OTHER PRINT AND NON-PRINT SOURCES
1. Movie: Write the Producer’s Last Name, a comma, space, First Name’s initial, period, space, Middle Name’s initial, period, space, and the word (Producer). After the parentheses, add a comma, space, ampersand, space, Director’s Last Name, comma, space, First Name’s initial, period, space, Middle Name’s initial, period, space, and the word (Director) with a period at the end. Next, in parentheses, put the date of publication with a period at the end. In italics, list the name of the movie. Do not add a period. In brackets, place the words [Motion picture] with a period at the end. Finally, place the country of origin, a colon, a space, the Studio name, and a period.
2. Television: Begin with the Writer’s Last Name, a comma, a space, First Name’s initial, period, space, Middle Name’s initial, period, space, and the word (Writer). Follow (Writer) with a comma, space, ampersand, and space. After listing the writer, list the Director in the same manner as a movie with a period at the end. Just like a movie, list the date, but list the date of broadcast. With no formatting, place the title of the broadcast with no period. In brackets and italicized, list the Television broadcast or series. After the brackets, place a period and a space. Then, place the word “In” followed by the initials and full last name of the producer. Follow this with a space and (Producer). A space later, list the city and state followed by a colon, a space, the Studio, and a period.
3. Music: Follow A-M. Without formatting, name the song. In brackets, write “Recorded by <original artist>” with a period at the end. Place the word “On” and in italics, place the name of the CD (Capitalizing the first word) followed by [CD]. Finally, list the city and state, a colon, a space, the Label, and a period.
4. Online Journal: Follow the layout of “Article in a Scholarly Journal with One Author, Consecutively Paginated” except you probably will not have page numbers, and after the volume number (italicized) “1” and issue number in parentheses (9), place a period. Place the words “Retrieved from” followed by the web site address without a period.
5. Article from a Database: Follow the format of “Article in a Scholarly Journal with One Author, Consecutively Paginated” with a period after the page range. Complete the web address in the same manner as the Online Journal.
6. E-Book: Follow A-O, except on the date, place the letters “n.d.” rather than the year. Finally, complete the web address in the same manner as the Online Journal.
7. Non-Periodical Web Document, Web Page, or Report: Follow A-M except for the date; use the date of publication in the following format: (1992, May 2). Without formatting, list the title of the document, and complete the web address in the same manner as the Online Journal.
- One Author: White, L. A. (2000). The yarn. Austin, TX: Soy Press.
- More Than One Author: Macoy, K. K., & Stoy, S. A. (2012). Torn apart. Miami, FL: Gray Publishing.
- Anonymous: The rare breed (2nd ed.). (1999). Norman, OK: Sider.
- A Chapter: Pete, M. B. (2005). Math rules. In Learning for students (pp. 3-7). Detroit, MI: McCoy Press.
- A Translation: Allen, T. T. (1997). Growth at home. (J. K. Smith, Trans.). Boise, ID: College Press. (Original work published 1990)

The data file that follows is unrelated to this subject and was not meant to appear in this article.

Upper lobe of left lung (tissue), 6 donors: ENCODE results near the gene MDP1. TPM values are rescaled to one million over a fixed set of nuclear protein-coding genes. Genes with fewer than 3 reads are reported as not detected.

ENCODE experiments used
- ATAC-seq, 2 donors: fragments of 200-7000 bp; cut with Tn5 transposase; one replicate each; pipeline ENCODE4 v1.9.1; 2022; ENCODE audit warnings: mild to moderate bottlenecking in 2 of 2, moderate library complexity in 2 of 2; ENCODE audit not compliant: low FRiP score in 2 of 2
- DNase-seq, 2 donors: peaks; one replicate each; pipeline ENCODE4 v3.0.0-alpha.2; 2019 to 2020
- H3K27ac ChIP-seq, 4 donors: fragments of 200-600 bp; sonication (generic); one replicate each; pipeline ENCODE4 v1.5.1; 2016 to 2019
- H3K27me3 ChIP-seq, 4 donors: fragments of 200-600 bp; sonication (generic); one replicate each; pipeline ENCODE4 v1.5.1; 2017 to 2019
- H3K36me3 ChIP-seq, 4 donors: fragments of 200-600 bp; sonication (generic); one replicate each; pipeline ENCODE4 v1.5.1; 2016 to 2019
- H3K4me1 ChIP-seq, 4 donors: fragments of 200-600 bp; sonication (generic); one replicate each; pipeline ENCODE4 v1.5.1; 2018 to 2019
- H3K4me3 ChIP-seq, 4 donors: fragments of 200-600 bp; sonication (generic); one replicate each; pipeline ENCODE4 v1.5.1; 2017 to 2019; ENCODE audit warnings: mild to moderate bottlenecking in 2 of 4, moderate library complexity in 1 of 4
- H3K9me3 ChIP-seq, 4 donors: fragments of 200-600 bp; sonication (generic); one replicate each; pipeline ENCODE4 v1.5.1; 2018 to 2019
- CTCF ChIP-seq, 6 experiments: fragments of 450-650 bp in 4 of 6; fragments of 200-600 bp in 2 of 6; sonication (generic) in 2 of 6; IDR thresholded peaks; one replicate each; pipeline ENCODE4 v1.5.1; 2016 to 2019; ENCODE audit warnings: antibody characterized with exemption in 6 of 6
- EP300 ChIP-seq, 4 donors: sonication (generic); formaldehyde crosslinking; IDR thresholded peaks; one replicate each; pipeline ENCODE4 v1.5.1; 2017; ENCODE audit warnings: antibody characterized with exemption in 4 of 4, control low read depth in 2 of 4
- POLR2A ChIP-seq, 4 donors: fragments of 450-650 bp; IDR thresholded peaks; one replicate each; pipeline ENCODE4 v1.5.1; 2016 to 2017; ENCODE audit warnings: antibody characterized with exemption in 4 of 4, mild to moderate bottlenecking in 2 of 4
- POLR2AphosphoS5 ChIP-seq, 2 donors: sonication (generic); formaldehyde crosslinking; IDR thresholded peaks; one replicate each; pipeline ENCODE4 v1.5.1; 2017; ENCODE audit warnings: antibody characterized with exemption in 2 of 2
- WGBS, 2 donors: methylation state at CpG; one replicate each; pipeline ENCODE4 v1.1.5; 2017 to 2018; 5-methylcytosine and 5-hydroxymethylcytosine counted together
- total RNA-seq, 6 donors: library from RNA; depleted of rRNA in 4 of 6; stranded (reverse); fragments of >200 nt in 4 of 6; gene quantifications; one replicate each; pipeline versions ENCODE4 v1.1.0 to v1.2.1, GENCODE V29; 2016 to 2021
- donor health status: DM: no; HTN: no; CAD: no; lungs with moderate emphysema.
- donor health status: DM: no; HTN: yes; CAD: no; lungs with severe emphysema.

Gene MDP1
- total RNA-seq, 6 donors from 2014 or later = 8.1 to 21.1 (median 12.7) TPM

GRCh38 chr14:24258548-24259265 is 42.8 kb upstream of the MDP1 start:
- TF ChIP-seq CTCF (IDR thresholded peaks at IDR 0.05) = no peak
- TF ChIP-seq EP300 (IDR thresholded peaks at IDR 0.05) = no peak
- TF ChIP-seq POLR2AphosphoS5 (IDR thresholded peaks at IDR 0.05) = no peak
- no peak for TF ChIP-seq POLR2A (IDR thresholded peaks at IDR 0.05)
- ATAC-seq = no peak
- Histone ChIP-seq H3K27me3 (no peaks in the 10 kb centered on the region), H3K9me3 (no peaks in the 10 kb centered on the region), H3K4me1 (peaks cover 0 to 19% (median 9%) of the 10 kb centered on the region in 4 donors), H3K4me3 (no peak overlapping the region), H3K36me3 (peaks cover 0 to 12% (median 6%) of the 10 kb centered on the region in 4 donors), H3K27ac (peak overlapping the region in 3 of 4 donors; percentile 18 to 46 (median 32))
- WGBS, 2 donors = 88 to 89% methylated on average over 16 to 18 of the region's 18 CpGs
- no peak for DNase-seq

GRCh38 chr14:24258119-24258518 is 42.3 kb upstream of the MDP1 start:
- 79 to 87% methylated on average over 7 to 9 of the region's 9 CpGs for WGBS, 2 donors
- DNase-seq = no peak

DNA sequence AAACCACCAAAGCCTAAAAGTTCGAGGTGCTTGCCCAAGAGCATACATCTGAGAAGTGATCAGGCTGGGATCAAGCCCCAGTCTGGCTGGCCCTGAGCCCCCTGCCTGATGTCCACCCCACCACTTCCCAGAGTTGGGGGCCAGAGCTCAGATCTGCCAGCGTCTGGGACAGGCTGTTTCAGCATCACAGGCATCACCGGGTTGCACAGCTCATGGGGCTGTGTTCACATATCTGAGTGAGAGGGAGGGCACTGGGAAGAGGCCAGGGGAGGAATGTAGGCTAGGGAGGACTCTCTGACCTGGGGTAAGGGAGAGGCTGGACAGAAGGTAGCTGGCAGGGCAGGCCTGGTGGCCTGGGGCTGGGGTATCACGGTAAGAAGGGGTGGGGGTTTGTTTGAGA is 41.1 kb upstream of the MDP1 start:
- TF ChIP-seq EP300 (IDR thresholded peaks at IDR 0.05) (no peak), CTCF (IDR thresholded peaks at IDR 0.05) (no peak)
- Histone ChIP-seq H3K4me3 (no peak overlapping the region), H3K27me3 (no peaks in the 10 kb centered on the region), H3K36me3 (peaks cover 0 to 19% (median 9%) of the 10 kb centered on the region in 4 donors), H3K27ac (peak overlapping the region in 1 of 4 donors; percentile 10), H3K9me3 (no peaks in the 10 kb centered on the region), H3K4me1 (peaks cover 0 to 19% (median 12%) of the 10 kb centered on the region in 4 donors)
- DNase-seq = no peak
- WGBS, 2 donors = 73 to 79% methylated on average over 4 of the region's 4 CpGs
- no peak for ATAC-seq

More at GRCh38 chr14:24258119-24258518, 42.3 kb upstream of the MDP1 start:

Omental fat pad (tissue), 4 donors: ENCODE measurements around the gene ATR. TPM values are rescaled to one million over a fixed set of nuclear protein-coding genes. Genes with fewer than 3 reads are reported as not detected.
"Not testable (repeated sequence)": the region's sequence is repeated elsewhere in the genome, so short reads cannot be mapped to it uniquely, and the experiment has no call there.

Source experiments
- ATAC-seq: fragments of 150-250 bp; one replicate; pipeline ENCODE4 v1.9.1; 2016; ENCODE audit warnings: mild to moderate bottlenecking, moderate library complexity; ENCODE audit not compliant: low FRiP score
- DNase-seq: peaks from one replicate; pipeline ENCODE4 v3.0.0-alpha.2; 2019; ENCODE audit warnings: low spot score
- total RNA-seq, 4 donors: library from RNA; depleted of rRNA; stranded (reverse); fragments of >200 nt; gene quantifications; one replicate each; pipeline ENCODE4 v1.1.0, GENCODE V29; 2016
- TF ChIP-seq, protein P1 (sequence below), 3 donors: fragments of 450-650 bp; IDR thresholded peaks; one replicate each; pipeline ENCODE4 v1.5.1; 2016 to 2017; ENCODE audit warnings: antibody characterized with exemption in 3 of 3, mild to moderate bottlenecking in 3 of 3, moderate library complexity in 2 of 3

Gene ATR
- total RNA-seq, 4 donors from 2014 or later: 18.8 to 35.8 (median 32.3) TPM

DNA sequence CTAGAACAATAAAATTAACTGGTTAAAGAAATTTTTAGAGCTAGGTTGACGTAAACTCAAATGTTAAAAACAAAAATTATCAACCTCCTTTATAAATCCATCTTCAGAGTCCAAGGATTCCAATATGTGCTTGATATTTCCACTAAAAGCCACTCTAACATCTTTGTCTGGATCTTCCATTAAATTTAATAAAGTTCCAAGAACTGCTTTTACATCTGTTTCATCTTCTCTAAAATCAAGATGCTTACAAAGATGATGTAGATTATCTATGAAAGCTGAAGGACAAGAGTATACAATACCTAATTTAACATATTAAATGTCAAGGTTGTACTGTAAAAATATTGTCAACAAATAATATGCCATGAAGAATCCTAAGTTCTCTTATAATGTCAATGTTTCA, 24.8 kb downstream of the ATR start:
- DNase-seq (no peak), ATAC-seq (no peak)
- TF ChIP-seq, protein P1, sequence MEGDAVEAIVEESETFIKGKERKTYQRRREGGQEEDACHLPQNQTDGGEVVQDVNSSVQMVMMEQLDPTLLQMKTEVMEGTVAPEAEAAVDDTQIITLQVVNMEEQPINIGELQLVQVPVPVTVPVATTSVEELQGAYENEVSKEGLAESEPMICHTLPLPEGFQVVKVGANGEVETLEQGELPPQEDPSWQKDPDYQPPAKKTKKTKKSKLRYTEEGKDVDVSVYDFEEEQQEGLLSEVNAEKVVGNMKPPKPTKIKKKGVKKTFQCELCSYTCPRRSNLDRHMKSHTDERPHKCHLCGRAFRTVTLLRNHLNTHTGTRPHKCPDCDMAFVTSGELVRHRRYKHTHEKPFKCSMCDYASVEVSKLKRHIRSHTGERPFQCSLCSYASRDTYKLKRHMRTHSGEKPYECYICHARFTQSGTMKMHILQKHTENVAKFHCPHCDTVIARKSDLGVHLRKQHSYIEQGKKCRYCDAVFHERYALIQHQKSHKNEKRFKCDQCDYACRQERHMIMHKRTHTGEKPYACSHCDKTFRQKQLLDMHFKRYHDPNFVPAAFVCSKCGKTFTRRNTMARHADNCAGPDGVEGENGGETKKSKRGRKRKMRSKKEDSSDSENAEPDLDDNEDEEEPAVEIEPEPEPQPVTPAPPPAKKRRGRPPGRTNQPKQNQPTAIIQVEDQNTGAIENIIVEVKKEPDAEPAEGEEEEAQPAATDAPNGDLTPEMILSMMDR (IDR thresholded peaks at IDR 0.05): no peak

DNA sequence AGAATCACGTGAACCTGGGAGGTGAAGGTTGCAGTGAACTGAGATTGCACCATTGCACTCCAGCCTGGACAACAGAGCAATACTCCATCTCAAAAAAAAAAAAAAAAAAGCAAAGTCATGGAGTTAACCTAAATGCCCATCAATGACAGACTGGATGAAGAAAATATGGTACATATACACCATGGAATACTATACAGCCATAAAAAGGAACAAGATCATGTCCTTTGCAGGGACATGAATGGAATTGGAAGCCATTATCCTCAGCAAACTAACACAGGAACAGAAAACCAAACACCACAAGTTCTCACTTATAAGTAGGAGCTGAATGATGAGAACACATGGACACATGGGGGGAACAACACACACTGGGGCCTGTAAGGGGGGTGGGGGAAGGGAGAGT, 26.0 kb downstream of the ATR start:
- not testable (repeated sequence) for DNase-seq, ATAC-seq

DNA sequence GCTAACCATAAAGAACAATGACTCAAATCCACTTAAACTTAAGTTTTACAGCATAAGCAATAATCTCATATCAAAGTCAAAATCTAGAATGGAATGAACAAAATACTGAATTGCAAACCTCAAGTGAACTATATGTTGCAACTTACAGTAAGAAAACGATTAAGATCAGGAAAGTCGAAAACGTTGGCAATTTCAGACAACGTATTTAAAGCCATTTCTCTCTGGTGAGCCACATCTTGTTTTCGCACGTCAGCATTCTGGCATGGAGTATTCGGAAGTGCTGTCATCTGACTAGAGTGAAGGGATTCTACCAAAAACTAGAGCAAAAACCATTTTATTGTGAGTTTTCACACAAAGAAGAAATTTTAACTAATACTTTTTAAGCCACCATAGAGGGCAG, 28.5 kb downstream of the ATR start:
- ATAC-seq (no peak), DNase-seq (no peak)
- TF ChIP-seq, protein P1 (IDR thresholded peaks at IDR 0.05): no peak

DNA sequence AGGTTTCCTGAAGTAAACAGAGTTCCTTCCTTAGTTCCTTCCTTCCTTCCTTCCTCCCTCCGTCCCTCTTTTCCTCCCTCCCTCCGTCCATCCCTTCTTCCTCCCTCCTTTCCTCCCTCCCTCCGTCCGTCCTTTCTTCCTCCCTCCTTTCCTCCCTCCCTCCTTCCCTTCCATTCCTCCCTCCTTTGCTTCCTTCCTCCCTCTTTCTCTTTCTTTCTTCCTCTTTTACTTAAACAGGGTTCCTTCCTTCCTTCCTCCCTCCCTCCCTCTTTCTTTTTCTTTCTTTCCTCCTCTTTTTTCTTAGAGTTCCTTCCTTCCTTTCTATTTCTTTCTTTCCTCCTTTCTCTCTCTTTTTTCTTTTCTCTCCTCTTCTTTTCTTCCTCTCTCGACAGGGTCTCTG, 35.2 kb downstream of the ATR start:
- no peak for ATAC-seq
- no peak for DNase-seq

- An Organization: Mothers Against Drunk Driving. (2013). Safety rules. New York City, NY: Carbon.
- Two or More Books by the Same Author:
Howdy, A. A. (2002). Guard in view. Plano, TX: Craig Press.
Howdy, A. A. (2003a). A strong person. Garden City, KS: Hill Press.
Howdy, A. A. (2003b). Length of the field. Garden City, KS: Hill Press.
Howdy, A. A., & James, B. T. (2004). Solid advice. Garden City, KS: Hill Press.
Howdy, A. A., James, B. T., & Lester, K. J. (2005). Operations at sea. Garden City, KS: Hill Press.
Howdy, A. A., James, B. T., & Lester, K. J. (2006). Box of love. Garden City, KS: Hill Press.
Howdy, A. A., James, B. T., & Lester, K. J. (2010). Home away from home. Garden City, KS: Hill Press.
- Reference Book: Staton, L. S. (2009). Cars. In The Master Reference Book. (Vol. 20, pp. 61-62). Omaha, NE: Firehall.
- Multi-Volume Work: Craig, A. C. (Ed.). (2012). Long road ahead (Vols. 6-7). Seattle, WA: Leat Press.
- Journal: Kelsey, B. M. (2001). Delivery store. The Company Driver, 4(5), 14-16.
- Review: Joy, R. E. (2003). Real estate [Review of the book The work force, by J. J. Camp]. Working Stars, 75-77.
- Newspaper: Wright, L. P. (2013, February 12). Installing the machine. The Daily Oklahoman, pp. 20-45.
- Movie: Hill, D. L. (Producer), & Yard, M. O. (Director). (2011). The rocker [Motion picture]. Bahamas: Dynasty.
- Television: Durbin, F. T. (Writer), & McDonald, C. C. (Director). (2003). Bats [Television broadcast]. In K. S. White (Producer). Dallas, TX: Studio Twelve.
- Music: Dyed, L. L. (1997). The jazz route [Recorded by Tina Thompson]. On Availability state [CD]. Hill Valley, ID: Swanson.
- Online Journal: Ball, D. S. (2012). White wash. The dreamer, 7(2). Retrieved from www.thedreamer123.org
- Database: Deaton, E. L. (1992). Instant obedience. The worshiper, 14(5), 201-210. Retrieved from www.worshippertwo.net
- E-Book: Lindley, G. L. (n.d.). Turn it on. Retrieved from www.turnerstylishone.org
- Web Page: Calloway, D. L. (1995, September 21). Stove top. Retrieved from www.callowaydl.net
Papers completed in the APA style are usually for the social sciences. APA is more technical than the MLA style. However, once you become familiar with how APA style papers are done, you can easily do them, even if you are accustomed to doing MLA papers. APA style focuses on the organization on content and how to prepare a manuscript for publication in certain fields. Usually APA papers are written for Psychology, Linguistics, Economics, Sociology, Business, Nursing, and Sociology. By using the APA style, you can establish your credibility in your field by demonstrating an awareness of your audience and their needs.